75 million youth are unemployed
Half of youth are not sure that their post-secondary education has improved their chances of finding a job.
Almost 40% of employers say a lack of skills is the main reason for entry-level vacancies.
About 57% (over 100 million) of Pakistan's population is below 25 years of age, making Pakistan one of the youngest populations in the world. Within this population, those aged between 15 to 35 accounts for almost 37% or 66 million people. Assuming 3 million are graduates, we are left with almost 63 million young adults who are potentially skill able. While this poses an enormous challenge, it presents a golden opportunity to rectify one of the fundamental impediments to Pakistan's growth and its population's welfare.
Pakistan exports labor to a number of countries other than the Middle East, i.e. North America, Europe (especially the UK), the Far East and Australia, and to parts of Africa. Evidence from host countries confirms the importance of Pakistani workers in total labor inflows. Further, remittances are emerging as an important source of external finance. In fact, they have grown faster than Foreign Direct Investment (FDI) and Official Development Aid (ODA) in the past decade, doubling in several countries and rising by 10-15% per annum over 2001-05. As migrant remittances have ballooned in size, they have caught the attention of many governments with high level of manpower exports. However, Pakistan lags behind Philippines and India as a major source country.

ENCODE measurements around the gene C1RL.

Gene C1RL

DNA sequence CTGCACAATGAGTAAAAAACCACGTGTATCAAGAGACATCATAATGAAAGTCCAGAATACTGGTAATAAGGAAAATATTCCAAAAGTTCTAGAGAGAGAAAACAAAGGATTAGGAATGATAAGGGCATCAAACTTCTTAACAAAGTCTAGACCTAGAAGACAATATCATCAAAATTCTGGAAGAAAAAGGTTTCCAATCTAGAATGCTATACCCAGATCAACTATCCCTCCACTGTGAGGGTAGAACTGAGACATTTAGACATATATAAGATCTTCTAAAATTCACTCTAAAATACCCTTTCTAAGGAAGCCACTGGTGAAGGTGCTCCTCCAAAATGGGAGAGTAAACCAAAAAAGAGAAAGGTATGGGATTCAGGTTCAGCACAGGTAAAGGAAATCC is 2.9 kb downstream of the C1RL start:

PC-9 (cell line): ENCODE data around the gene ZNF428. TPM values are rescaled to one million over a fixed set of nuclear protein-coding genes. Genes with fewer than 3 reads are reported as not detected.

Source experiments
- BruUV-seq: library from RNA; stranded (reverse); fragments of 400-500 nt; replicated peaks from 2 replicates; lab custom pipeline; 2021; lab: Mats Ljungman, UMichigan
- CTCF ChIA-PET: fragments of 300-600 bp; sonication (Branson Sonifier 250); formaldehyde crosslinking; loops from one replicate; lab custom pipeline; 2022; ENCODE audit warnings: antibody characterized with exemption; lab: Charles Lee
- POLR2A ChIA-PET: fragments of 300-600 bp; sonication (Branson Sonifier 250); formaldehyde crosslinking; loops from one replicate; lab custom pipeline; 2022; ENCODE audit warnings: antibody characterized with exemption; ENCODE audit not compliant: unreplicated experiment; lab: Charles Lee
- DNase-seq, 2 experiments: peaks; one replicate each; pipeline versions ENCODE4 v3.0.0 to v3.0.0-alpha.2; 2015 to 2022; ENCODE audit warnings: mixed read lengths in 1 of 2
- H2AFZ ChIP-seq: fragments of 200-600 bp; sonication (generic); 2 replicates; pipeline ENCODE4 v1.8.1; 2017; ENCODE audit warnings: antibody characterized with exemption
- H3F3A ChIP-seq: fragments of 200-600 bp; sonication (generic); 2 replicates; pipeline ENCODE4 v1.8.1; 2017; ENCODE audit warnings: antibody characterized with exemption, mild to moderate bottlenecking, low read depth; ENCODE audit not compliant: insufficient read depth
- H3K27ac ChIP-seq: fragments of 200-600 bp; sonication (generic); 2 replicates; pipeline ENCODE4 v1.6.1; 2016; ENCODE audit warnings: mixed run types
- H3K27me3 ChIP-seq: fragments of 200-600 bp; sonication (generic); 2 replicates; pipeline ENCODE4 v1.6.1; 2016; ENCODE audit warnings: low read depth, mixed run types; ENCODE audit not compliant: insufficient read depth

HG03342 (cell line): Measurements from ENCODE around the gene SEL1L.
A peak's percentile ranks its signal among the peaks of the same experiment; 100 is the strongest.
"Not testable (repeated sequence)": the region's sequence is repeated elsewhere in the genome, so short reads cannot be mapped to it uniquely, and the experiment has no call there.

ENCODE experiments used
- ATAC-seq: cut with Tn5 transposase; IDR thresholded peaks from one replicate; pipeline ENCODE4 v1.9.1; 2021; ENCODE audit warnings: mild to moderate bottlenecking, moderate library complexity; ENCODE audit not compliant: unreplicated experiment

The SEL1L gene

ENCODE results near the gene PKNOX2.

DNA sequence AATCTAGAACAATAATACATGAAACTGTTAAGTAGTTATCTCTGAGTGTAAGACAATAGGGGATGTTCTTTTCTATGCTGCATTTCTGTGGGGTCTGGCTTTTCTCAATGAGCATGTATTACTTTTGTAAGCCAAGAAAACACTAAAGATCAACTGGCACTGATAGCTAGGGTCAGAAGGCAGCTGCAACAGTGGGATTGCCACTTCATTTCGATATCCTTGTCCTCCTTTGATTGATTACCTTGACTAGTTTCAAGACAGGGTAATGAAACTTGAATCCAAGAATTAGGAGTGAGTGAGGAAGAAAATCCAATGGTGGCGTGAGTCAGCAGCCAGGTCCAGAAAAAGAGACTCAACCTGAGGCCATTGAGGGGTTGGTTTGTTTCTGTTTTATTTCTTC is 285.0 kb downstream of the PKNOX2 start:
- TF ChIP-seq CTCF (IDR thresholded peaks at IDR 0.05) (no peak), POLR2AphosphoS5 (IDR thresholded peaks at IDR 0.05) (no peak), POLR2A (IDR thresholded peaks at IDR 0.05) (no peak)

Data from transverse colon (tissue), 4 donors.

To continue its inflow of remittances and more importantly to compete for an enhanced share, Pakistan needs a flexible education system: basic education to provide the foundation for learning; as well as core technical skills. The education system must be attuned to the new global environment by promoting creativity and improving the quality of education and training at all levels. Therefore, it is crucial to invest in quality secondary and tertiary education and in vocational training if Pakistan wants to claim its due share of remittances in world markets as well as ensure the welfare of its growing population.
Considering the above, the case for an enhanced skills development programmed such as the one envisaged by APEX is unmistakably clear.